You’ll also like how the Brio goes about corners. The small hatch handles well, feels composed around corners and comes with a steering that is fairly direct too. Where the Brio could be better is in ride comfort. The suspension crashes and thuds fairly often and allows road imperfections to filter through in sharp jars. It’s not all that absorbent at high speeds either.

Honda Brio Rideing

The Brio is a great city car, thanks to its compact dimensions, a fuel-efficient engine and a light steering. It does a nice job zipping about from point A to point B or just ambling about in the city with quiet restraint. But what happens when you show it a freshly-baked piece of tarmac with no sign of life around it? Well, we’re happy to inform you that this baby Honda keeps up with whatever you throw at it. Open the taps and the Brio reaches three-digit speeds in no time. Play with the revs and you’ll pass 150 kmph. While you are at those speeds, the Honda Brio doesn’t feel out of place. The steering has weighed up, the suspension is keeping the car in poise and there is not much jiggling about from this little performer. Despite its compact dimensions, the Brio always feels as composed as some large sedans. The car feels tight and can stay like this for days, had it an everlasting fuel supply. NVH levels are well controlled too and little enters the cabin at higher speeds. The i-vtec motor is a smooth operator and goes about its business silently, until you press your right foot in disagreement. Being a light car with 88 PS power under the hood, the car zooms ahead with an effortless bellow, leaving behind most hatches in its wake. There is no hesitation from the motor, which, once past 3500 rpm, gives you the same doses of acceleration addiction as did the old Honda city with its 1.5 i-vtec heart. Like all Hondas, the Brio’s suspension is not suited for low speed use on rough roads. The springs crash and thrash about if you increase the violence and the Brio’s reassured ride stability is compromised. Thanks chiefly to a relatively harder suspension setup, the Brio handles corners with relative ease and composure, albeit with some amount of body roll. View offers on Honda Cars from Honda dealers in Hyderabad at Autozhop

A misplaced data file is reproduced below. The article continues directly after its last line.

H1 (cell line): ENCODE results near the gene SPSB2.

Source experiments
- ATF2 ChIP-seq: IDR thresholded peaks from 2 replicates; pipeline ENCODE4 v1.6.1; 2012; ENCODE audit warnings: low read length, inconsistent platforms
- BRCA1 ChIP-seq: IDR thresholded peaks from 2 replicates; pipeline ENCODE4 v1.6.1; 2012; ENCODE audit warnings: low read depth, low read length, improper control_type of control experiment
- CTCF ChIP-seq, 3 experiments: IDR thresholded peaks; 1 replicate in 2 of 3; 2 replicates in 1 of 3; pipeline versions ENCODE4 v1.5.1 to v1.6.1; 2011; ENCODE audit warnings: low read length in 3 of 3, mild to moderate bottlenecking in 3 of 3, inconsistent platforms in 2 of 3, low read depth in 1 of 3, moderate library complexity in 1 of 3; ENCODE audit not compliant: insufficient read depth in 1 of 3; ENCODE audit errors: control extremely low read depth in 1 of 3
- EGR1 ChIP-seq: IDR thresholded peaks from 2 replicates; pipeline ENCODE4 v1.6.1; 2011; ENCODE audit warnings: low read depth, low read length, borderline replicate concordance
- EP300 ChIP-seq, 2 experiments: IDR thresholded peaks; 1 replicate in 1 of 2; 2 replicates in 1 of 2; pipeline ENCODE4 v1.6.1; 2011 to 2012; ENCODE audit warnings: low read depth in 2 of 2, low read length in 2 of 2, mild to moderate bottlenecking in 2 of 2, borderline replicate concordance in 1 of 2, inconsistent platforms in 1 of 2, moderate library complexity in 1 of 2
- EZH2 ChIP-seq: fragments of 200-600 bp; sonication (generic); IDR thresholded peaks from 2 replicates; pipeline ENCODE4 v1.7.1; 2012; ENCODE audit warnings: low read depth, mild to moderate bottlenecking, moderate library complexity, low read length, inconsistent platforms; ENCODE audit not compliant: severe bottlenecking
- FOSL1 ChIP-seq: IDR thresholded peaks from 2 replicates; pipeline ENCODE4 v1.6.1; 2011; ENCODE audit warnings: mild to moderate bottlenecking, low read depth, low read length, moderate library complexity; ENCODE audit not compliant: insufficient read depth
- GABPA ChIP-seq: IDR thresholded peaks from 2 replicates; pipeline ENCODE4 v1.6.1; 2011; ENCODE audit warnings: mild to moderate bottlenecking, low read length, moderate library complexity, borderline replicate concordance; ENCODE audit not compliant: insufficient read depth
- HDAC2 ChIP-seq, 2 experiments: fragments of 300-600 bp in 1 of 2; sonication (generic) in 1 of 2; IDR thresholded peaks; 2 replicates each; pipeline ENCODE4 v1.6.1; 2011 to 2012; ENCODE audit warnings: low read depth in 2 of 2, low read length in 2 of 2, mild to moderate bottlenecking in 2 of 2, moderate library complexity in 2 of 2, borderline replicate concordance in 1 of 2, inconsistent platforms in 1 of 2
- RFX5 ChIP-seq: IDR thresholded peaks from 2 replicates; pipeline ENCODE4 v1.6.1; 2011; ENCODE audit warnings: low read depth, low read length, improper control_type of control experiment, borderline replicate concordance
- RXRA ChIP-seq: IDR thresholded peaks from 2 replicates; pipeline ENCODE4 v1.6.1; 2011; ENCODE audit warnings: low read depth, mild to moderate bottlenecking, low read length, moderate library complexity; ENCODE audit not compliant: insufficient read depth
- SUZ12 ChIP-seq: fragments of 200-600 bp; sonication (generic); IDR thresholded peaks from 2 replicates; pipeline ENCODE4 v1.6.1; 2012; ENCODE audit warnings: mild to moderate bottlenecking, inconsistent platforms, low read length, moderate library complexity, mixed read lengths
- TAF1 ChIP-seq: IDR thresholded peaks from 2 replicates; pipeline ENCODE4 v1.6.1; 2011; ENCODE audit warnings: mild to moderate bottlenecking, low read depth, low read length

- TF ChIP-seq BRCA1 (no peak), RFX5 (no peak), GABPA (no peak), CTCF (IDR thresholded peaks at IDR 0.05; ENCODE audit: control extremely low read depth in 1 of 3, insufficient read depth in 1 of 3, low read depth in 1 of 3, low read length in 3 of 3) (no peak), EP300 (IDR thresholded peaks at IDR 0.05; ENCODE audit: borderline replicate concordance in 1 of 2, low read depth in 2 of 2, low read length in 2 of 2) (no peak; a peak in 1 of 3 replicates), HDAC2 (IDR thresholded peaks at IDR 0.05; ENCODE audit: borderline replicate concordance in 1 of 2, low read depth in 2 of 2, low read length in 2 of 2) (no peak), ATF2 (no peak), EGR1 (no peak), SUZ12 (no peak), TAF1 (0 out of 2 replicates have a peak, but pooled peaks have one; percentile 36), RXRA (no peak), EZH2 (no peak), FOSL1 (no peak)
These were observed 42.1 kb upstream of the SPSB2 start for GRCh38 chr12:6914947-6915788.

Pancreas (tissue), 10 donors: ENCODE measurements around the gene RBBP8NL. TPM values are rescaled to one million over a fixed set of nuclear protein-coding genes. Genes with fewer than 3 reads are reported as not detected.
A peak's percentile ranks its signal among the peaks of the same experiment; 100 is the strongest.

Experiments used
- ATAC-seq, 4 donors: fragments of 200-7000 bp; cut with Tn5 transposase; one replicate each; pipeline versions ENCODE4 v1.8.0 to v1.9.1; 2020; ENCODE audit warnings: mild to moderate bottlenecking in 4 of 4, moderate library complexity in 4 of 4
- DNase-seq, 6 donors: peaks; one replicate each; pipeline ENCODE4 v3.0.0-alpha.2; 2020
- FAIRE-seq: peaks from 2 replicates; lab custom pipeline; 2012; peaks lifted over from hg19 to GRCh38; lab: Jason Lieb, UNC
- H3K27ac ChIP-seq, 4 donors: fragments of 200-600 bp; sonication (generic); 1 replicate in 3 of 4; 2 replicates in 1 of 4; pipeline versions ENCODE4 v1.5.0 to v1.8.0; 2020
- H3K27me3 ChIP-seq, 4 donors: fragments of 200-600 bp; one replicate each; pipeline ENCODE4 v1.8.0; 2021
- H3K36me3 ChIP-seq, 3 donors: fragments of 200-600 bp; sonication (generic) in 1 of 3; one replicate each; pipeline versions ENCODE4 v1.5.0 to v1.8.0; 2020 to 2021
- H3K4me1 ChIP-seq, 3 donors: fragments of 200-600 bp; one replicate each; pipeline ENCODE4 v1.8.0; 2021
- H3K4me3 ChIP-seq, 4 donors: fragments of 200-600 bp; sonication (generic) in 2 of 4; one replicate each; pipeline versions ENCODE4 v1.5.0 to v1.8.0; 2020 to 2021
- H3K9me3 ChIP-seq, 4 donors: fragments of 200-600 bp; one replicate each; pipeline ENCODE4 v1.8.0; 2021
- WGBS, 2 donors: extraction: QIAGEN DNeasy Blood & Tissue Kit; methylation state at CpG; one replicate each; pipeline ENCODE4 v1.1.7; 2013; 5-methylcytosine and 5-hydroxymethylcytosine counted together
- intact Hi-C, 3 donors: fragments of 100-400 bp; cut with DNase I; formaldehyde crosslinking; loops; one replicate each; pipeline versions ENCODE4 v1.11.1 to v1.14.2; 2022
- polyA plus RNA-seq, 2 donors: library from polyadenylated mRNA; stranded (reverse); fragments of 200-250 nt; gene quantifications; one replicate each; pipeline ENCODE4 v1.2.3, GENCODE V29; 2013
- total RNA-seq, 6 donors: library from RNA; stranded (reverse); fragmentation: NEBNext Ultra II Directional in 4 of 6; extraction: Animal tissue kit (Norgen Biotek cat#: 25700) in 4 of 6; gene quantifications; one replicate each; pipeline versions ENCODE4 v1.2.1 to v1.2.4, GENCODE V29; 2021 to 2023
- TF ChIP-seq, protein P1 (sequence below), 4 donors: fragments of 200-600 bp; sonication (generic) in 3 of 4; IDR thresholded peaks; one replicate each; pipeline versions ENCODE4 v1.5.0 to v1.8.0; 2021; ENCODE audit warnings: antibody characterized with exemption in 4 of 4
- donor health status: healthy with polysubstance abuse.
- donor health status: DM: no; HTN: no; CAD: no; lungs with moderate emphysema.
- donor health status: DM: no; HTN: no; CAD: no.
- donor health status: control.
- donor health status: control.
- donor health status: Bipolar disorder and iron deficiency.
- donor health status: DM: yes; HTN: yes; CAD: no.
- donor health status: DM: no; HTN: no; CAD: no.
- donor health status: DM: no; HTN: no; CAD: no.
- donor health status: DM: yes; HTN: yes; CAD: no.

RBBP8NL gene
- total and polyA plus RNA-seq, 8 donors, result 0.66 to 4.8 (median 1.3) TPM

Honda Brio Safety

The braking performance of the Brio is decent and on par with its rivals. The top version comes with ABS, further helping in the braking performance. The 175 mm-wide tyres also provide for a decent braking performance. The front wheels have got ventilated disc brakes while the rear ones have drum brakes. The brakes do a good job in stopping this sprightly little hatch, thanks to the lightness of the car.

The car has passive safety tech such as ABS (Anti-lock Braking System). The ABS system helps in case of sudden braking situations, and prevents the car from skidding and going out of control.

Honda Brio Price

Honda Brio Ex-Showroom Price in India ranges from 4,73,269/- (Brio E MT Petrol) to 6,80,627/- (Brio VX AT Petrol). Get best offers for Honda Brio from Honda Dealers in India

Honda Brio Verdict

Small on the outside, big on the inside and powered by an efficient and peppy engine, the Honda Brio always made for a great city runabout. Thankfully, the revised dashboard has added a good cabin ambience to the Brio’s list of positives and we quite like the way the facelift has turned out too. In many ways, then, the Brio does offer all that you’d need from a city car.

The Brio range starts at Rs 4.69 lakh (ex-showroom Delhi) and extends up all the way to Rs 5.95 lakh while the sole automatic version costs a steep Rs 6.81 lakh. The thing is, when you see the Brio in light of similar priced competition from the likes of the Maruti Ritz, the Swift, Ford Figo, Hyundai Grand i10 and even the Mahindra KUV100, the case for the little Honda doesn’t seem quite as compelling. Yes, it is better than before and improves on an already good package. But is it enough to bring the attention back to the Honda? Perhaps not. We fear it’s not a case of too little, but more a case of too late.